In his classic book How Buildings Learn Stewart Brand highlights an idea by the British architect Frank Duffy:
A building properly conceived is several layers of longevity.
Duffy called these shearing layers. Each of the layers moves at a different timescale. Brand expanded on the idea, proposing six alliterative layers:
- Site—the physical location of a building only changes on a geological timescale.
- Structure—the building itself can last for centuries.
- Skin—the exterior surface gets a facelift or a new lick of paint every few decades.
- Services—the plumbing and wiring need to be updated every ten years or so.
- Space plan—the layout of walls and doors might change occasionally.
- Stuff—the arrangement of furniture in a room can change on a daily basis.
In his classic book The Clock Of The Long Now, Stewart Brand applied the idea of shearing layers—or pace layers—to civilisation itself. The slowest moving layer is nature, then there’s culture, followed by governance, then infrastructure, and finally commerce and fashion are the fastest layers. In a loosely‐coupled way, each layer depends on the layer below. In turn, the accumulation of each successive layer enables an “adjacent possible” filled with more opportunities.
Each of the web’s shearing layers can be peeled back to reveal a layer below. Running that process in reverse—applying each layer in turn—is a key principle of resilient web design.
In 2003, the South by Southwest festival in Austin, Texas was primarily an event for musicians and filmmakers. Today the music and film portions are eclipsed by the juggernaut of South by Southwest Interactive, dedicated to all things digital. In 2003, South by Southwest Interactive was a small affair, squeezed into one corner of one floor of the Austin Convention Center. It was a chance for a few web designers and bloggers to get together and share ideas. That year, Steven Champeon and Nick Finck presented a talk entitled Inclusive Web Design For the Future with Progressive Enhancement. They opened with this call to arms:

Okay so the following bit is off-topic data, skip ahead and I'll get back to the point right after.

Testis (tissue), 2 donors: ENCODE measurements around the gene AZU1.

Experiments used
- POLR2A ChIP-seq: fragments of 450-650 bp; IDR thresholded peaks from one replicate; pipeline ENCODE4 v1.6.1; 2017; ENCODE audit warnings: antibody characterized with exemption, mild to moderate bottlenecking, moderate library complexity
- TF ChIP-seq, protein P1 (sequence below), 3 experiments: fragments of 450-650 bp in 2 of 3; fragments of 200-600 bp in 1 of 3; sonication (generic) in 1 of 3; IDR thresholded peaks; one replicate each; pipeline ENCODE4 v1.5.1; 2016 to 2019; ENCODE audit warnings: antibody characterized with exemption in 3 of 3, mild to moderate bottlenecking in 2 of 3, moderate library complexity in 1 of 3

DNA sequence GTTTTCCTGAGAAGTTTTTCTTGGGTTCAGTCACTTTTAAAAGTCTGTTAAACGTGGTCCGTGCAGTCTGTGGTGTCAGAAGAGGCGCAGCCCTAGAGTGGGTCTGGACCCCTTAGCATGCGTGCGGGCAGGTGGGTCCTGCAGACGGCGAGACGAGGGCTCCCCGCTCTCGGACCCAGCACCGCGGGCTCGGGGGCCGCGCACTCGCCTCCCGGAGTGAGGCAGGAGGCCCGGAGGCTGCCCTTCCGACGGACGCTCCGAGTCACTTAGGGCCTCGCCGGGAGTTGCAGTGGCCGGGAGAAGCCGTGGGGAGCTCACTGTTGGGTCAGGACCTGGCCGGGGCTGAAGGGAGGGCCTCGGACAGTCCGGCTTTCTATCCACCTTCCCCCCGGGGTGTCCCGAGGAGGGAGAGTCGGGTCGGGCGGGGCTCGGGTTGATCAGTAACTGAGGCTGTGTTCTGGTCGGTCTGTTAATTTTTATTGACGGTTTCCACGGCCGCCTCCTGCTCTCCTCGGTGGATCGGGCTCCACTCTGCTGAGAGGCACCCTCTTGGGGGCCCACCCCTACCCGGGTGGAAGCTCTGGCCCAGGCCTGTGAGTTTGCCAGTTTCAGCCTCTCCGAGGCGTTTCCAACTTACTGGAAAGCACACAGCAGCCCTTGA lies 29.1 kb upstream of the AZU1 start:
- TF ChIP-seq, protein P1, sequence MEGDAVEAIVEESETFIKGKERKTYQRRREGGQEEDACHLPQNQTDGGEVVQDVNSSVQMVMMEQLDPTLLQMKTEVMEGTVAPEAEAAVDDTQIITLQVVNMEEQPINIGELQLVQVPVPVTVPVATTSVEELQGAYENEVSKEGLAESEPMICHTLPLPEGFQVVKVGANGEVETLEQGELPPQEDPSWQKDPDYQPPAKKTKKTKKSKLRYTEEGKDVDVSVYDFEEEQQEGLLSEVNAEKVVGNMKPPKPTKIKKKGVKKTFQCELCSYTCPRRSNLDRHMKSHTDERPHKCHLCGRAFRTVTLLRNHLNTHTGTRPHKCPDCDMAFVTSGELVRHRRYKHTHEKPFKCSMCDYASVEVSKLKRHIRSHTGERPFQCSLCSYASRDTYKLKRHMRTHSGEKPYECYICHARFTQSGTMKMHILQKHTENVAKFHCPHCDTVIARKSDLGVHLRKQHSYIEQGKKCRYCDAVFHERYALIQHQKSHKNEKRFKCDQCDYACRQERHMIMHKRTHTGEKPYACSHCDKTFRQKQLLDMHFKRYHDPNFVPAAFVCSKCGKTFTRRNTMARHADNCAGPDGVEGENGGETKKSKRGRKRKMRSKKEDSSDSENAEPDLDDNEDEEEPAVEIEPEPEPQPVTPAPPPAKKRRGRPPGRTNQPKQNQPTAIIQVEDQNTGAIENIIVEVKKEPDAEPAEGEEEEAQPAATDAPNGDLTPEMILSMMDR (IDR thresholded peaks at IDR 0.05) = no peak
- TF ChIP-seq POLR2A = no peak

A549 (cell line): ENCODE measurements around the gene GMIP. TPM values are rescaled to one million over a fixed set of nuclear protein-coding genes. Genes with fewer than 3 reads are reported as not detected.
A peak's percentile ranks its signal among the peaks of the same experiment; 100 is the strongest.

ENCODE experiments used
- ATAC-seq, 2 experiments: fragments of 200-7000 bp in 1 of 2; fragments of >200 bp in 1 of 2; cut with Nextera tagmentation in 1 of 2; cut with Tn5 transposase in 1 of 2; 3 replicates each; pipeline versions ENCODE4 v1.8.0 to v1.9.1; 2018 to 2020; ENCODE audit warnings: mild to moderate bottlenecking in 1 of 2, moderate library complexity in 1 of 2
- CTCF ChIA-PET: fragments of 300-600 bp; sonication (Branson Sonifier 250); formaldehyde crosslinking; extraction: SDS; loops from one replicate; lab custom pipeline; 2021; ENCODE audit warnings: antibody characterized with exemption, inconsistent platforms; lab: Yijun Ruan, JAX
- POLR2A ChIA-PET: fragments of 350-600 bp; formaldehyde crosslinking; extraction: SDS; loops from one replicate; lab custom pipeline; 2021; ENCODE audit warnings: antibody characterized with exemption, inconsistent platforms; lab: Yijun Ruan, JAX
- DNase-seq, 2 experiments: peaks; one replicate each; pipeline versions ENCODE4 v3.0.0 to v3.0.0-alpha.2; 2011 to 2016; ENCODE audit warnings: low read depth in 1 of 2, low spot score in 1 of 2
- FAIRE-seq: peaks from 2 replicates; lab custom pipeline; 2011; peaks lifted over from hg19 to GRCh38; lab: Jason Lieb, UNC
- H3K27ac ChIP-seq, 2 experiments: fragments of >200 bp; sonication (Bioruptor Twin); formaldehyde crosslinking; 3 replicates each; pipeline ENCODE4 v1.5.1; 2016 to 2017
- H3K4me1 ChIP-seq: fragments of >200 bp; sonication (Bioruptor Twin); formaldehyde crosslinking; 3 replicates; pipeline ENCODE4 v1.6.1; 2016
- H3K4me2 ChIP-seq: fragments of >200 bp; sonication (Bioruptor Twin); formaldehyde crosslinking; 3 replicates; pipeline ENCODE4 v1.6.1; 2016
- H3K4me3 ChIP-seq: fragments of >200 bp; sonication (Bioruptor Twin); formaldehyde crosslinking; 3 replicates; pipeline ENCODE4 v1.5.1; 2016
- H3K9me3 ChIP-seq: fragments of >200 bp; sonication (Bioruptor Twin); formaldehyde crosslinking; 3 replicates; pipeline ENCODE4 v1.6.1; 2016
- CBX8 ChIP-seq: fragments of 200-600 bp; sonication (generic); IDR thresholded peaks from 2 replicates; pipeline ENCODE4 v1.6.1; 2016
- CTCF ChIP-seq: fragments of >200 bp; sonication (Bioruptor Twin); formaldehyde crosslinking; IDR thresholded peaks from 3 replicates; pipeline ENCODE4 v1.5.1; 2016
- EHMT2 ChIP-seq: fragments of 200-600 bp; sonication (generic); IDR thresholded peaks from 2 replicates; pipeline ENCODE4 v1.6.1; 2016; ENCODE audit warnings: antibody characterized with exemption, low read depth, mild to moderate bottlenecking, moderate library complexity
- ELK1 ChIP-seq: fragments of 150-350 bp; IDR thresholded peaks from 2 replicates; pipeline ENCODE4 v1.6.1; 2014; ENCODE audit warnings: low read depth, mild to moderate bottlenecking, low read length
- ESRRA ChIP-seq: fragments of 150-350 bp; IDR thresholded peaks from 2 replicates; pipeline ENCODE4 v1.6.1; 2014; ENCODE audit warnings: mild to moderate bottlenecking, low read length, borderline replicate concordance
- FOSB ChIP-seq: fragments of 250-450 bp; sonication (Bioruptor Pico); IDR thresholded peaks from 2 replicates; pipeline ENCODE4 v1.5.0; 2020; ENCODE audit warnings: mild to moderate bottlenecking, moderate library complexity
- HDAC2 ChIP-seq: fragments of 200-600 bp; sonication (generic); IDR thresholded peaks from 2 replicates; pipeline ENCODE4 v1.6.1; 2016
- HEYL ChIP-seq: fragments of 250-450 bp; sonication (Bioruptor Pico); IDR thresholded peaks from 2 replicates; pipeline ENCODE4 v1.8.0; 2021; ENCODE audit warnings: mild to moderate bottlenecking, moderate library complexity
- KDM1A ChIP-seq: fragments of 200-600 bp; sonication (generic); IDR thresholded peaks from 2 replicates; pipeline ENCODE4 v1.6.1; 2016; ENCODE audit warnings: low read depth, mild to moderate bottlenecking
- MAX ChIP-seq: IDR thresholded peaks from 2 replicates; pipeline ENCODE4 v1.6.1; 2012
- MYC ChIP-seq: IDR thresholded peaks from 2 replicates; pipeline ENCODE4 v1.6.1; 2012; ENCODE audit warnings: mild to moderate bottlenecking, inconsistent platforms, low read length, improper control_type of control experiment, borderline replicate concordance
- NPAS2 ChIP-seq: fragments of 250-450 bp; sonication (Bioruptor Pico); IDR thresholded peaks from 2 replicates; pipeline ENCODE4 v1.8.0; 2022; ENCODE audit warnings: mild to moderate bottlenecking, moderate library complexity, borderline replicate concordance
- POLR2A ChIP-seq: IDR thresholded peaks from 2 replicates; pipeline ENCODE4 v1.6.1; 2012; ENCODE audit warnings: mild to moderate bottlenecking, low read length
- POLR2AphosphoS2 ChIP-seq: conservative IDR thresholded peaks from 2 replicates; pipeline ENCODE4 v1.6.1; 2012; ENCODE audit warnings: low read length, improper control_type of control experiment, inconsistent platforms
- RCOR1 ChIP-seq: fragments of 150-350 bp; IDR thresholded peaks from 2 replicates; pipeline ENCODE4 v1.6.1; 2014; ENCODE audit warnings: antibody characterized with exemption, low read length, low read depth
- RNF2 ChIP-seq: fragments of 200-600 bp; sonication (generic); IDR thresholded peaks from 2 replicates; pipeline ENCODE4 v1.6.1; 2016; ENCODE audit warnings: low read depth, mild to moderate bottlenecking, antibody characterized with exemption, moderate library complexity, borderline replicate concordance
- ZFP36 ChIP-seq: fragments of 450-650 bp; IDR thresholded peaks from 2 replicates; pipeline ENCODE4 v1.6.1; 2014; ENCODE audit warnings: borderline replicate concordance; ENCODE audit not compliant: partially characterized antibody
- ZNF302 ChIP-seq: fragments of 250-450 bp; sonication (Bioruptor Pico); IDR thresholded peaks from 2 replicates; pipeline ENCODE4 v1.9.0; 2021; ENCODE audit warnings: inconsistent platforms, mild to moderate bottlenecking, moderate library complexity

Web design must mature and accept the developments of the past several years, abandon the exclusionary attitudes formed in the rough and tumble dotcom era, realize the coming future of a wide variety of devices and platforms, and separate semantic markup from presentation logic and behavior.
This layered approach to the web allows the same content to be served up to a wide variety of people. But this doesn’t mean that everyone gets the same experience. Champeon realised that a strong separation of concerns would allow enhancements to be applied according to the capabilities of the end user’s device.
To paraphrase Karl Marx, progressive enhancement allows designers to ask from each browser according to its ability, and to deliver to each device according to its needs.
Do websites need to look exactly the same in every browser?
Some web designers were concerned that progressive enhancement would be a creative straitjacket. Designing for the lowest common denominator did not sound like a recipe for progress. But this was a misunderstanding. Progressive enhancement asks that designers start from the lowest common denominator (a well marked‐up document), but there is no limit to where they can go from there.
In fact, it’s the very presence of a solid baseline of HTML that allows web designers to experiment with the latest and greatest CSS. Thanks to Postel’s Law and the loose error‐handling model of CSS, designers are free to apply styles that only work in the newest browsers.
This means that not everyone will experience the same visual design. This is not a bug. This is a feature of the web. New browsers and old browsers; monochrome displays and multi‐coloured displays; fast connections and slow connections; big screens, small screens, and no screens; everyone can access your content. That content should look different in such varied situations. If a website looks the same on a ten‐year old browser as it does in the newest devices, then it probably isn’t taking advantage of the great flexibility that the web offers.